Two new polls released this week show most Americans surveyed support easing sanctions on Iran in exchange for a partial rollback of its nuclear program.
A CNN poll released Thursday and conducted by ORC international showed 56 percent of respondents favored “an interim deal that would ease some of those economic sanctions and in exchange require Iran to accept major restrictions on its nuclear program but not end it completely and submit to greater international inspection of its nuclear facilities.” Thirty-nine percent opposed. The poll, based on phone interviews between Nov. 18-20 of 843 respondents, has a margin of error of 3.5 percentage points.
A Washington Post-ABC poll published Tuesday showed 64 percent of respondents support a deal “in which the United States and other countries would lift some of their economic sanctions against Iran, in exchange for Iran restricting its nuclear program in a way that makes it harder for it to produce nuclear weapons.” Thirty percent opposed. The poll was conducted Nov. 14-17 over the phone and reached 1,006 respondents. It had a margin of error of 3.5 percentage points.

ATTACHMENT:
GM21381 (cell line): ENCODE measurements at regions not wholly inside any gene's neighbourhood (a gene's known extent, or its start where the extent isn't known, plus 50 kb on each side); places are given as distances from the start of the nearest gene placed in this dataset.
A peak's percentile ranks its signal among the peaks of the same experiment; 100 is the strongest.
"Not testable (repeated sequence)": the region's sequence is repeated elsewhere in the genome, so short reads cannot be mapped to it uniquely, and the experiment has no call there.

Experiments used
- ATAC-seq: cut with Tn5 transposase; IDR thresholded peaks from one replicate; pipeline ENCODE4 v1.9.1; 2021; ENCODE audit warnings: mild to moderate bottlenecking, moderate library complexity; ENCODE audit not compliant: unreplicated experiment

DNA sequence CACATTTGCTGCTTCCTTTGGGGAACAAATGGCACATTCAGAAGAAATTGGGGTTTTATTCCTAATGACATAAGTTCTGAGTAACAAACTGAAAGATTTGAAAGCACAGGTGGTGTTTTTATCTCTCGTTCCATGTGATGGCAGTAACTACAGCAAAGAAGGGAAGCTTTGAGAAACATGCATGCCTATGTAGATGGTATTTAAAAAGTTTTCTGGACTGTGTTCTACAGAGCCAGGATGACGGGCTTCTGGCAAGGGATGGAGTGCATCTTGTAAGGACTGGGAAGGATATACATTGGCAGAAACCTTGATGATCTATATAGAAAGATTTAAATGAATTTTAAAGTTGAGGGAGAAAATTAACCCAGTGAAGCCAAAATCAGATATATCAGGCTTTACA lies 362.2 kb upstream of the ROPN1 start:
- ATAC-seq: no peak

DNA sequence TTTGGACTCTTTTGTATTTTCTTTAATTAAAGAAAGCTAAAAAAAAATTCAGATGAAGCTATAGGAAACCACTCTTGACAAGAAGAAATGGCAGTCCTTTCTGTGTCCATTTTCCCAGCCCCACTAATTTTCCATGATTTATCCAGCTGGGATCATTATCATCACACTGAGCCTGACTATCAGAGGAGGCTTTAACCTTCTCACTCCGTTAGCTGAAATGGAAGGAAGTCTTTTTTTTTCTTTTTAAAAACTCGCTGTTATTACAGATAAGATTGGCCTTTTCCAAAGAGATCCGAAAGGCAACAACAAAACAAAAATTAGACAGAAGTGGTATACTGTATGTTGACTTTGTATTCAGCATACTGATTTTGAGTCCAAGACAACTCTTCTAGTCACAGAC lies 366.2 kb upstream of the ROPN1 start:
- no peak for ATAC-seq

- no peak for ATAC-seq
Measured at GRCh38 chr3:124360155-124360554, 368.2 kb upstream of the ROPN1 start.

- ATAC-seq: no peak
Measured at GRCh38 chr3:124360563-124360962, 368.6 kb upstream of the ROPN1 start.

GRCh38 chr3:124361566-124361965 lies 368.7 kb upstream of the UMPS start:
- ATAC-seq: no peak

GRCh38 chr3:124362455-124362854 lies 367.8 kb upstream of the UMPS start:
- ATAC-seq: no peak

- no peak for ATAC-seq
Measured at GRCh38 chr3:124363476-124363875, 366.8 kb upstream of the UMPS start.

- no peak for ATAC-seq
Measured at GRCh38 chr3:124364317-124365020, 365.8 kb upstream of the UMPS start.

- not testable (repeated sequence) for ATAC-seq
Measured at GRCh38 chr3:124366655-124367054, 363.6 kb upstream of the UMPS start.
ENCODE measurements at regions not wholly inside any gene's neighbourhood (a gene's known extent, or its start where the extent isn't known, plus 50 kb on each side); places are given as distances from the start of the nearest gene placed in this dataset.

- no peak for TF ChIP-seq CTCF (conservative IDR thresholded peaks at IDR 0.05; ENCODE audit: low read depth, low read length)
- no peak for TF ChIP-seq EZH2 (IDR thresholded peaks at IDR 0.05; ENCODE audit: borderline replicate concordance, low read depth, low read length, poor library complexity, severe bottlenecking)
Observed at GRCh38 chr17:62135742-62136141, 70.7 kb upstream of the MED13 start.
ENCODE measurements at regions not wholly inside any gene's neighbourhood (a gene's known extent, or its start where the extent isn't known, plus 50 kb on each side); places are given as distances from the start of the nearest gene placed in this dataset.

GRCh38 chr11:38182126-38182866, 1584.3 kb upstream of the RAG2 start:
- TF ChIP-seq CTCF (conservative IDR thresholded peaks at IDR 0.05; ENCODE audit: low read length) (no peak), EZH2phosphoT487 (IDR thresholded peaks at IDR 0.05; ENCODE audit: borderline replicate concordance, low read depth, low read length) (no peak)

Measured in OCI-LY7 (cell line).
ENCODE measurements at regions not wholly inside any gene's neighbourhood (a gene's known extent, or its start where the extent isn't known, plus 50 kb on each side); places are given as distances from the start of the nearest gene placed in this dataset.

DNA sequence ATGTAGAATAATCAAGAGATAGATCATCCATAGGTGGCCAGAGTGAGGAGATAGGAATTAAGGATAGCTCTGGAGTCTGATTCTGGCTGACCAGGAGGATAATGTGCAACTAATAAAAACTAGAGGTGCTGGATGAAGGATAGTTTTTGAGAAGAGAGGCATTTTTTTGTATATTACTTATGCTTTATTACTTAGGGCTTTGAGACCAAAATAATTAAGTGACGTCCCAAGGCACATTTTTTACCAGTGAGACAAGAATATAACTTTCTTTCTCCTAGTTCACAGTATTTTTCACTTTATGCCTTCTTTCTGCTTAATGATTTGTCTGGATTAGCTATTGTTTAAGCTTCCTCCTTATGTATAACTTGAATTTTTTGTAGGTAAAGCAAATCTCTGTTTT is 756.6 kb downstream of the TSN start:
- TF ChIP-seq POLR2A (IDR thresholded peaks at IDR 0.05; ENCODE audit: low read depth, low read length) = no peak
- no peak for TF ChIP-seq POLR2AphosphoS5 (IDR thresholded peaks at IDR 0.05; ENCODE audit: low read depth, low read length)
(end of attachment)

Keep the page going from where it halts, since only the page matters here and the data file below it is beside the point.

Unlike the CNN poll, the Post-ABC poll did not specifically address the crux of the difference between the Obama administration and Israel: Whether Iran should suspend all or some of its nuclear activities in an interim deal.
Israeli Prime Minister Benjamin Netanyahu, backed by some U.S. lawmakers, has insisted that Iran totally dismantle its nuclear program and end all enrichment in exchange for any easing of sanctions.
A third round of talks between Iran and major powers is underway in Geneva this week.
The Post-ABC poll also showed that only 36 percent of respondents were confident that such a deal would stop Iran from obtaining a nuclear weapon, while 61 percent were not confident.